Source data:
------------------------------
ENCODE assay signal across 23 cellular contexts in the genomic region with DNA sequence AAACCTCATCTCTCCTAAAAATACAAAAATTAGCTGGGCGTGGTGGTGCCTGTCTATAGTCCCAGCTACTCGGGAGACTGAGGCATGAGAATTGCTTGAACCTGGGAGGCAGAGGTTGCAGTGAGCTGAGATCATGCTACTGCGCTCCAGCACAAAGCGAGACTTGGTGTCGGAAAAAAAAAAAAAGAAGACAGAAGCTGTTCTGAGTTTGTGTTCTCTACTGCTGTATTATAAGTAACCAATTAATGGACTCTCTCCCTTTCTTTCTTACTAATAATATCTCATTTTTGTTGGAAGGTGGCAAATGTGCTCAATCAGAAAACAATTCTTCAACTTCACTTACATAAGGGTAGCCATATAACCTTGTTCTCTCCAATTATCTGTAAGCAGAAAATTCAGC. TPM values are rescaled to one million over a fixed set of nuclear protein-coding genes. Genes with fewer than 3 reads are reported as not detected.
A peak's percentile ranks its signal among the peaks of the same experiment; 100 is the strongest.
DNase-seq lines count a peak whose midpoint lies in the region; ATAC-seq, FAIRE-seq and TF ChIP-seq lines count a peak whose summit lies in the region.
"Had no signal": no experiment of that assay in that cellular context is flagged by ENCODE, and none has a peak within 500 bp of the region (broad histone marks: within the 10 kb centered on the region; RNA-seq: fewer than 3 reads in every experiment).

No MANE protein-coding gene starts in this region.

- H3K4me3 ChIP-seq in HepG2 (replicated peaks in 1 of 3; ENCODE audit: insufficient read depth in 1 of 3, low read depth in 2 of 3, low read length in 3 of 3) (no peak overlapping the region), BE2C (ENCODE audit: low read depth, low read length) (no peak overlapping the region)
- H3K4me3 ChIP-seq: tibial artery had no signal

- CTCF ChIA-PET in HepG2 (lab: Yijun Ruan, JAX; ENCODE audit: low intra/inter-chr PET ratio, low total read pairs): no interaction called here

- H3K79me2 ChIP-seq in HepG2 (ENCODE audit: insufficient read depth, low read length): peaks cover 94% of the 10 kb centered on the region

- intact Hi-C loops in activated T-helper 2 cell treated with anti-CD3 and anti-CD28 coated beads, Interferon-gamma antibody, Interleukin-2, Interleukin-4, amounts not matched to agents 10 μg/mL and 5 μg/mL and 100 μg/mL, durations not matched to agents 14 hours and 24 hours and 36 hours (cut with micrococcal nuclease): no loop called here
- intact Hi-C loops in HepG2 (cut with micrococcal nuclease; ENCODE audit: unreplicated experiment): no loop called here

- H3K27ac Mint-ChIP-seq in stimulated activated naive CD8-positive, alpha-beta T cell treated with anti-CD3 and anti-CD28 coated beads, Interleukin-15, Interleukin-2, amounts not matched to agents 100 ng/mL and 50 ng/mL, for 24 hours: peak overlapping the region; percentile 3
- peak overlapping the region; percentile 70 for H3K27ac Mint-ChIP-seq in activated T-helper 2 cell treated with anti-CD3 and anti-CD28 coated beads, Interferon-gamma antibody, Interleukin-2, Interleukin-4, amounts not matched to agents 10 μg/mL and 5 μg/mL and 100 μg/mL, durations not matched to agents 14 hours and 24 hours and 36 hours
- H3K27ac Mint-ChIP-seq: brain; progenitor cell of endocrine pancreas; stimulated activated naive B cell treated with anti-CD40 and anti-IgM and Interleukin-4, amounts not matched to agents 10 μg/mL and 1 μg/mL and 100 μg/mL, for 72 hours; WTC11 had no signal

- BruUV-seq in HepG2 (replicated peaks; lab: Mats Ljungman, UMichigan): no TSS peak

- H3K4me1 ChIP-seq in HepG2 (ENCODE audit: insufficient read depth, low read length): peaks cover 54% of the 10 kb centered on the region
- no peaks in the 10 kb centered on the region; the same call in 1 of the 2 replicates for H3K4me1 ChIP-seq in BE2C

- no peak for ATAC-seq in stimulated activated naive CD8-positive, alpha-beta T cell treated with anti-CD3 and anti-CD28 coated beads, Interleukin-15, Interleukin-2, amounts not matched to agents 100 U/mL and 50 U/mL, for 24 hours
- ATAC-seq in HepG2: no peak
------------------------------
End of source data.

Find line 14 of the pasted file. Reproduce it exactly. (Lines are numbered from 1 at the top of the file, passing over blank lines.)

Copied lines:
- H3K27ac Mint-ChIP-seq: brain; progenitor cell of endocrine pancreas; stimulated activated naive B cell treated with anti-CD40 and anti-IgM and Interleukin-4, amounts not matched to agents 10 μg/mL and 1 μg/mL and 100 μg/mL, for 72 hours; WTC11 had no signal